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Ontario Tech acknowledges the lands and people of the Mississaugas of Scugog Island First Nation.

We are thankful to be welcome on these lands in friendship. The lands we are situated on are covered by the Williams Treaties and are the traditional territory of the Mississaugas, a branch of the greater Anishinaabeg Nation, including Algonquin, Ojibway, Odawa and Pottawatomi. These lands remain home to many Indigenous nations and peoples.

We acknowledge this land out of respect for the Indigenous nations who have cared for Turtle Island, also called North America, from before the arrival of settler peoples until this day. Most importantly, we acknowledge that the history of these lands has been tainted by poor treatment and a lack of friendship with the First Nations who call them home.

This history is something we are all affected by because we are all treaty people in Canada. We all have a shared history to reflect on, and each of us is affected by this history in different ways. Our past defines our present, but if we move forward as friends and allies, then it does not have to define our future.

Learn more about Indigenous Education and Cultural Services

Science Rendezvous 2015 proves to be a fun-filled day of discovery

Science Rendezvous 2015 visitor checks out a solar telescope in Polonsky Commons.
Science Rendezvous 2015 visitor checks out a solar telescope in Polonsky Commons.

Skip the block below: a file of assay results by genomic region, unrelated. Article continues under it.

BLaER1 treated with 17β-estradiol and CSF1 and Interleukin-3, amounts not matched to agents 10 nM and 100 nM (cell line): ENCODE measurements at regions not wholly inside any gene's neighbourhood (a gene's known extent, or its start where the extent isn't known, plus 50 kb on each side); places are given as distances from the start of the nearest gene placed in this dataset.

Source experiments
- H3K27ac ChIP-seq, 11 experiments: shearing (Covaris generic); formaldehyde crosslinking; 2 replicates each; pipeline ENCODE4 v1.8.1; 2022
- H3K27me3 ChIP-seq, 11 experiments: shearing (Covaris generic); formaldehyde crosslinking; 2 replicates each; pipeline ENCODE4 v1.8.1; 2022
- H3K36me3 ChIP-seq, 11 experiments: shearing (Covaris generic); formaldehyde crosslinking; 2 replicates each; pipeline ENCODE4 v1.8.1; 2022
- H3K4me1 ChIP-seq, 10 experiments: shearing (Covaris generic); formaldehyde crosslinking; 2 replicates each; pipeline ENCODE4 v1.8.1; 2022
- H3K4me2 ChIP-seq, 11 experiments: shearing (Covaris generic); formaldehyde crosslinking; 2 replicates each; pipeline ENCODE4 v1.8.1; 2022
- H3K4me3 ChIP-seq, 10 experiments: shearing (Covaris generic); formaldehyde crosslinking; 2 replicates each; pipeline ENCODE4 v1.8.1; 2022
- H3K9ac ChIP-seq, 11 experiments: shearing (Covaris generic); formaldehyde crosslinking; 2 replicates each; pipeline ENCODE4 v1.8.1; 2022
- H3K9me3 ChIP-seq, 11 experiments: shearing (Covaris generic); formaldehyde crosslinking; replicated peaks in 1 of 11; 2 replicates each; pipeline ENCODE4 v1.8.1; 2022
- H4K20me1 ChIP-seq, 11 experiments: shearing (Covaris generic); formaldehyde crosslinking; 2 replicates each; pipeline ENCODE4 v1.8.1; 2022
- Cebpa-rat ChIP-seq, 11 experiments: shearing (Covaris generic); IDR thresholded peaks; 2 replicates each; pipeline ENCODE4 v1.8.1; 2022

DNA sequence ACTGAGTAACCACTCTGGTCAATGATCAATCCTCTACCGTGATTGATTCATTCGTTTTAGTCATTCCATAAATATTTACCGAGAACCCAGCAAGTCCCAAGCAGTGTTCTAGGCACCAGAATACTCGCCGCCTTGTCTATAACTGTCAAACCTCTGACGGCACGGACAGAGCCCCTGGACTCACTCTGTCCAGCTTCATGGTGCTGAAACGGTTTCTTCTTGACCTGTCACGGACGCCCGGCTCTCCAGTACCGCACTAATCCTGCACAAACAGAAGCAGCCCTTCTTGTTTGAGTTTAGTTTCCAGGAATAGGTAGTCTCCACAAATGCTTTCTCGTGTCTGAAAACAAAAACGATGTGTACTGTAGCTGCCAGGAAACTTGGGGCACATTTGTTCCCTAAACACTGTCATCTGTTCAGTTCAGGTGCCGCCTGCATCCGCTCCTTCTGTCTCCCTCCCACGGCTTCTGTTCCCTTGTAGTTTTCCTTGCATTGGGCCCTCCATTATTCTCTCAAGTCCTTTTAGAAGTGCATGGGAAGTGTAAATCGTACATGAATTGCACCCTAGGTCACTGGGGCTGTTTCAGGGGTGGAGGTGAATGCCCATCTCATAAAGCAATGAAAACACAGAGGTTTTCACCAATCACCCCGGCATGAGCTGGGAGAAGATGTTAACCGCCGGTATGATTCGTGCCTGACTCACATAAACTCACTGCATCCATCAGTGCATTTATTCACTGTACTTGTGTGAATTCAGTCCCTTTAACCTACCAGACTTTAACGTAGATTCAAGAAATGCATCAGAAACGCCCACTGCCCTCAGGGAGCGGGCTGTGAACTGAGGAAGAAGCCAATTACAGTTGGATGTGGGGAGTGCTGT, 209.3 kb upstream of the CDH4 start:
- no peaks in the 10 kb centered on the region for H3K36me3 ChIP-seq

Families throughout Durham Region and beyond discovered just how exciting science can be as Durham College (DC) and University of Ontario Institute of Technology (UOIT) co-hosted Science Rendezvous on May 9.

From university labs to shopping malls and farmers’ markets to hospitals, science champions gathered at dozens of venues across the country to share their passion for science and technology, and encourage public understanding and interest in this dynamic field.

With nearly 650 attendees at Science Rendezvous in Oshawa, the day proved to be an engaging, informative and a fun-filled adventure into the impact that science and technology has on our everyday lives – from candy and cookies to bugs and bones.

More than 60 activities were spread across DC and UOIT’s shared campus in North Oshawa, providing something to pique everyone’s interest. Some highlights included; extracting actual DNA from a strawberry, which participants even got to take home; building a balloon dragster while learning about Newton’s law of motion; launching bottle rockets using only air and water; making ice cream out of liquid nitrogen; integrating science with art in a colour symphony; and a tour of ACE, a performance testing facility featuring one of the largest and most sophisticated climatic wind tunnels on the planet.

The grand finale was a spirited game of Science Jeopardy that tested the knowledge participants had gained throughout the day by visiting the different exhibits.                                                            

“It was a remarkable day,” said Dr. Greg Crawford, Dean, UOIT Faculty of Science. “Kids, parents and grandparents wandered among the various displays, seeing, smelling, touching, and playing with a wide range of activities, and learning a little science and how the world works along the way. We are grateful to the many UOIT and DC faculty, staff, students and alumni that helped make this possible.” 

“Science Rendezvous is a wonderful event that brings science to life for even the youngest of curious minds,” said Susan Todd, Dean, School of Science, Engineering & Technology at DC. “We all have an intuitive sense of the role science plays in our lives, but don’t always realize how fun it can be to learn its many functions. This event makes science accessible to everyone and provides an exciting hands-on experience that also engages the imagination and showcases the endless possibilities in this exciting field.”